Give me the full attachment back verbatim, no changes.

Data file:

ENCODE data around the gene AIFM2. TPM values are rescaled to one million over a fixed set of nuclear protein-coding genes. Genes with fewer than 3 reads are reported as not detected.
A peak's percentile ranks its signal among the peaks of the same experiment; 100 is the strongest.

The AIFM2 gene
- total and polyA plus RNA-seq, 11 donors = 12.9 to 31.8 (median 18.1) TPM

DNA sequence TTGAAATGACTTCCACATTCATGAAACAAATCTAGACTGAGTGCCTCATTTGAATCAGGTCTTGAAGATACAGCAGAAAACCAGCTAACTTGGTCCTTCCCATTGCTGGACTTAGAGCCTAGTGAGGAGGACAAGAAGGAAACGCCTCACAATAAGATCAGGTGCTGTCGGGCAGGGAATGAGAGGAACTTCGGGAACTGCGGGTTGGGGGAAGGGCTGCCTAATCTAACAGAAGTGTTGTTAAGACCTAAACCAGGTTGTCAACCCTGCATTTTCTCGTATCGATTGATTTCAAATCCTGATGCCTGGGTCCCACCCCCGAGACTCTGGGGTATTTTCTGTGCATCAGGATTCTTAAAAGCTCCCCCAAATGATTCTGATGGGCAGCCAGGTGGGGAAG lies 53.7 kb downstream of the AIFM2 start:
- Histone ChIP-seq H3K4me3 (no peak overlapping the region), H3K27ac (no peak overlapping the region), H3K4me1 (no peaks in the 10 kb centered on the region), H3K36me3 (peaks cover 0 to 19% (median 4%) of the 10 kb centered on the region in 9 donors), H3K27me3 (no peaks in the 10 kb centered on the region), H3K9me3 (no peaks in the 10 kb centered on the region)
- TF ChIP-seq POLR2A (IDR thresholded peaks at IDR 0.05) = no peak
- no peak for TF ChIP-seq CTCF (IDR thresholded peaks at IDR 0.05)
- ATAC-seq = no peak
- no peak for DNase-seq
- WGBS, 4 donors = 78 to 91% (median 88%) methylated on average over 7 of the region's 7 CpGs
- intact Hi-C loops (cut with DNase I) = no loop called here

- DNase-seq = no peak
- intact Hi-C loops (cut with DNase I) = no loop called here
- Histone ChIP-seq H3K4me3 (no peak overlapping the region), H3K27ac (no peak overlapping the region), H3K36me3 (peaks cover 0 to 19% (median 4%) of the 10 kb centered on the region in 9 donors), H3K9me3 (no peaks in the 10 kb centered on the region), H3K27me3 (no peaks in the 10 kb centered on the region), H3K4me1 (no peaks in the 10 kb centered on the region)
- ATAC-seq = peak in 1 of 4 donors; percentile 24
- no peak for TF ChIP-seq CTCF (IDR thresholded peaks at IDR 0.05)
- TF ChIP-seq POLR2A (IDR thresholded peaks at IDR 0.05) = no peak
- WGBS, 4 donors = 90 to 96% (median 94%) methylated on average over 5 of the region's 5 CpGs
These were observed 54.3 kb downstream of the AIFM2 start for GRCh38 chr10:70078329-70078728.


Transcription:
ENCODE data around the gene AIFM2. TPM values are rescaled to one million over a fixed set of nuclear protein-coding genes. Genes with fewer than 3 reads are reported as not detected.
A peak's percentile ranks its signal among the peaks of the same experiment; 100 is the strongest.

The AIFM2 gene
- total and polyA plus RNA-seq, 11 donors = 12.9 to 31.8 (median 18.1) TPM

DNA sequence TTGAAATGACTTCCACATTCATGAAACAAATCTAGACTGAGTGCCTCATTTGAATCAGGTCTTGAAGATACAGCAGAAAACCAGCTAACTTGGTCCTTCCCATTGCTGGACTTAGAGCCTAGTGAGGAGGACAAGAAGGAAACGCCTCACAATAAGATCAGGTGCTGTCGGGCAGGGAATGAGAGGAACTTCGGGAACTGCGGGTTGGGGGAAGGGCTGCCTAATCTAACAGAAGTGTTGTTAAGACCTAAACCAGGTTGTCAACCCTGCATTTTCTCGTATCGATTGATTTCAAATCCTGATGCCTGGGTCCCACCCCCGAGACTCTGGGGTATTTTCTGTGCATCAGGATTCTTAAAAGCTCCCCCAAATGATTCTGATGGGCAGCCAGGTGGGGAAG lies 53.7 kb downstream of the AIFM2 start:
- Histone ChIP-seq H3K4me3 (no peak overlapping the region), H3K27ac (no peak overlapping the region), H3K4me1 (no peaks in the 10 kb centered on the region), H3K36me3 (peaks cover 0 to 19% (median 4%) of the 10 kb centered on the region in 9 donors), H3K27me3 (no peaks in the 10 kb centered on the region), H3K9me3 (no peaks in the 10 kb centered on the region)
- TF ChIP-seq POLR2A (IDR thresholded peaks at IDR 0.05) = no peak
- no peak for TF ChIP-seq CTCF (IDR thresholded peaks at IDR 0.05)
- ATAC-seq = no peak
- no peak for DNase-seq
- WGBS, 4 donors = 78 to 91% (median 88%) methylated on average over 7 of the region's 7 CpGs
- intact Hi-C loops (cut with DNase I) = no loop called here

- DNase-seq = no peak
- intact Hi-C loops (cut with DNase I) = no loop called here
- Histone ChIP-seq H3K4me3 (no peak overlapping the region), H3K27ac (no peak overlapping the region), H3K36me3 (peaks cover 0 to 19% (median 4%) of the 10 kb centered on the region in 9 donors), H3K9me3 (no peaks in the 10 kb centered on the region), H3K27me3 (no peaks in the 10 kb centered on the region), H3K4me1 (no peaks in the 10 kb centered on the region)
- ATAC-seq = peak in 1 of 4 donors; percentile 24
- no peak for TF ChIP-seq CTCF (IDR thresholded peaks at IDR 0.05)
- TF ChIP-seq POLR2A (IDR thresholded peaks at IDR 0.05) = no peak
- WGBS, 4 donors = 90 to 96% (median 94%) methylated on average over 5 of the region's 5 CpGs
These were observed 54.3 kb downstream of the AIFM2 start for GRCh38 chr10:70078329-70078728.